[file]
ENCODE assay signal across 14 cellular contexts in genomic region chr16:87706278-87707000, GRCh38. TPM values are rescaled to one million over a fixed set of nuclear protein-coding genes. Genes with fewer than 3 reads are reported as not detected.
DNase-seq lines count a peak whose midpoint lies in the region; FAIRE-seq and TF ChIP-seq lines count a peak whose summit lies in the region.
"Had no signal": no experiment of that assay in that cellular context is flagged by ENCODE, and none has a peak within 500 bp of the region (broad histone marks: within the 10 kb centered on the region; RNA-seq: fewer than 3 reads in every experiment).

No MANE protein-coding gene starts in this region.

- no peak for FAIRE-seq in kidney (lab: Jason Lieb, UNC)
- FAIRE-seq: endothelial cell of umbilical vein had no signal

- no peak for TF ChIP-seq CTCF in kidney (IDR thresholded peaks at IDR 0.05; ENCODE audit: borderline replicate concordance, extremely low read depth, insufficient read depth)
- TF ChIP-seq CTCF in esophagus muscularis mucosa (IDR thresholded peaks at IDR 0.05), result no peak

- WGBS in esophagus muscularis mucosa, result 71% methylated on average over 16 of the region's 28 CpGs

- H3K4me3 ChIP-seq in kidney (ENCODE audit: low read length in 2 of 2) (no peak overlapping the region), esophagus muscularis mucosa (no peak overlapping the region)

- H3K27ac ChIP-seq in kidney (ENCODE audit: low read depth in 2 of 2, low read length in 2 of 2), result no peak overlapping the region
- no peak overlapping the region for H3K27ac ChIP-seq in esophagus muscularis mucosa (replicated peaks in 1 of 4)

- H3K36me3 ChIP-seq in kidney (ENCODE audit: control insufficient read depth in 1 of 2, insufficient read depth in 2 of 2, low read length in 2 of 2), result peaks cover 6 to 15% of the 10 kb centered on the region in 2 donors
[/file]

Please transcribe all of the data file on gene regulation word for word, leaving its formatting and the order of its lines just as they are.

ENCODE assay signal across 14 cellular contexts in genomic region chr16:87706278-87707000, GRCh38. TPM values are rescaled to one million over a fixed set of nuclear protein-coding genes. Genes with fewer than 3 reads are reported as not detected.
DNase-seq lines count a peak whose midpoint lies in the region; FAIRE-seq and TF ChIP-seq lines count a peak whose summit lies in the region.
"Had no signal": no experiment of that assay in that cellular context is flagged by ENCODE, and none has a peak within 500 bp of the region (broad histone marks: within the 10 kb centered on the region; RNA-seq: fewer than 3 reads in every experiment).

No MANE protein-coding gene starts in this region.

- no peak for FAIRE-seq in kidney (lab: Jason Lieb, UNC)
- FAIRE-seq: endothelial cell of umbilical vein had no signal

- no peak for TF ChIP-seq CTCF in kidney (IDR thresholded peaks at IDR 0.05; ENCODE audit: borderline replicate concordance, extremely low read depth, insufficient read depth)
- TF ChIP-seq CTCF in esophagus muscularis mucosa (IDR thresholded peaks at IDR 0.05), result no peak

- WGBS in esophagus muscularis mucosa, result 71% methylated on average over 16 of the region's 28 CpGs

- H3K4me3 ChIP-seq in kidney (ENCODE audit: low read length in 2 of 2) (no peak overlapping the region), esophagus muscularis mucosa (no peak overlapping the region)

- H3K27ac ChIP-seq in kidney (ENCODE audit: low read depth in 2 of 2, low read length in 2 of 2), result no peak overlapping the region
- no peak overlapping the region for H3K27ac ChIP-seq in esophagus muscularis mucosa (replicated peaks in 1 of 4)

- H3K36me3 ChIP-seq in kidney (ENCODE audit: control insufficient read depth in 1 of 2, insufficient read depth in 2 of 2, low read length in 2 of 2), result peaks cover 6 to 15% of the 10 kb centered on the region in 2 donors